Environmental rollbacks detrimental to pandemic recovery, according to Baker Institute blog


Jeff Falk

Avery Ruxer Franklin

Environmental rollbacks detrimental to pandemic recovery, according to Baker Institute blog

HOUSTON – (April 23, 2020) – Rolling back environmental regulations during the COVID-19 pandemic will cause more respiratory illness, according to a blog published by Rice University’s Baker Institute for Public Policy.

Stay-at-home orders have had a positive impact on the environment because fewer people are commuting. The decrease in air pollution has not only benefited the environment in the short term, but has also potentially saved lives, according to a recent blog post by Jordin Metz, a graduate student in Rice’s Department of Chemistry. The post is part of the Baker Institute Science and Technology Policy Program’s Developing Civic Scientist Leaders project.

Metz is available to talk with news media about these developments.

“Certain U.S. policymakers are using (the pandemic) as an opportunity to roll back environmental regulations,” Metz wrote. “For instance, the White House is weakening emissions enforcement and reducing automobile mileage standards. These rollbacks will lead to increased air pollution, which will damage Americans’ lungs and increase the risk of complications and death from COVID-19 and other future respiratory diseases.”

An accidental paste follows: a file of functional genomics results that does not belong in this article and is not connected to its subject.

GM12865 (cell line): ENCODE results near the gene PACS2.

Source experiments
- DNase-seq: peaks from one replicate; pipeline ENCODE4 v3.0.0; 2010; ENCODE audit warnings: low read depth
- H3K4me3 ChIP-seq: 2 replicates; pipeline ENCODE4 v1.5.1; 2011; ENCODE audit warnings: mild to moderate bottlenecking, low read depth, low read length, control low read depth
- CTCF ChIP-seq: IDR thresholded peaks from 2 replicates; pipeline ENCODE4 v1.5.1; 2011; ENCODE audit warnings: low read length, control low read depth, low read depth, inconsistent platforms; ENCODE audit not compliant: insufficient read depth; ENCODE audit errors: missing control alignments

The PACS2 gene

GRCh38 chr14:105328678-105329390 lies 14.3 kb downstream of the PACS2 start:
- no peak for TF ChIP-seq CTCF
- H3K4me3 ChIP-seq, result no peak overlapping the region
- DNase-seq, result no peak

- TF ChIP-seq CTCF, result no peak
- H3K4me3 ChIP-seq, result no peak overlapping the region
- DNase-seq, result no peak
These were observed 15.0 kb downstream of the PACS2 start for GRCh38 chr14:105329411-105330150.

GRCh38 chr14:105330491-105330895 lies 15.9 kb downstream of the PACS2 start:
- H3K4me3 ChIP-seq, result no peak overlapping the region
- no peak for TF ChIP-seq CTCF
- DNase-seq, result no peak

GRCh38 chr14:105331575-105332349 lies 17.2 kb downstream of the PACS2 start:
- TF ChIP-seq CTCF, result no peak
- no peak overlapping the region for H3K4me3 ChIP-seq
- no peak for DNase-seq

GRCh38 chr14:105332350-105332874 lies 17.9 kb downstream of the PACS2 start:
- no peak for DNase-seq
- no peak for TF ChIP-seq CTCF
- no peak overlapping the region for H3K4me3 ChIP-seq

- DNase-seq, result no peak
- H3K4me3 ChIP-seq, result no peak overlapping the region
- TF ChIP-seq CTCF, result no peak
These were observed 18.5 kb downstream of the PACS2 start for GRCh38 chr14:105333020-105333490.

He added: “Air pollution is strongly linked to increased risks of asthma, respiratory illnesses and pneumonia. These are key risk factors affecting vulnerable populations for COVID-19.”

Metz proposes several ways the government can address economic and environmental needs simultaneously. For instance, companies that receive government bailouts could be required to reduce their carbon emissions and invest in green energy, which would create jobs as well.

“While addressing the spread of the COVID-19 virus and the health of our population is the utmost priority, this cannot be done at the expense of our environmental future, particularly as more pollution will exacerbate health problems in the short and long term,” he wrote.

Metz is working on a Ph.D. in chemistry. He headed the Graduate Student Association’s Sustainability Committee for two years, leading or partnering on several environmental initiatives.

To schedule an interview with Metz, or for more information, contact Avery Franklin, media relations specialist at Rice, at averyrf@rice.edu or 713-348-6327.


Related materials:

Blog: http://blog.bakerinstitute.org/2020/04/22/destroying-environmental-protections-during-covid-19-will-cause-more-respiratory-illness/

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Founded in 1993, Rice University’s Baker Institute ranks as the No. 2 university-affiliated think tank in the world and the No. 1 energy think tank in the world. As a premier nonpartisan think tank, the institute conducts research on domestic and foreign policy issues with the goal of bridging the gap between the theory and practice of public policy. The institute’s strong track record of achievement reflects the work of its endowed fellows, Rice University faculty scholars and staff, coupled with its outreach to the Rice student body through fellow-taught classes — including a public policy course — and student leadership and internship programs. Learn more about the institute at www.bakerinstitute.org or on the institute’s blog, http://blog.bakerinstitute.org.

About Avery Ruxer Franklin

Avery is a media relations specialist in the Office of Public Affairs.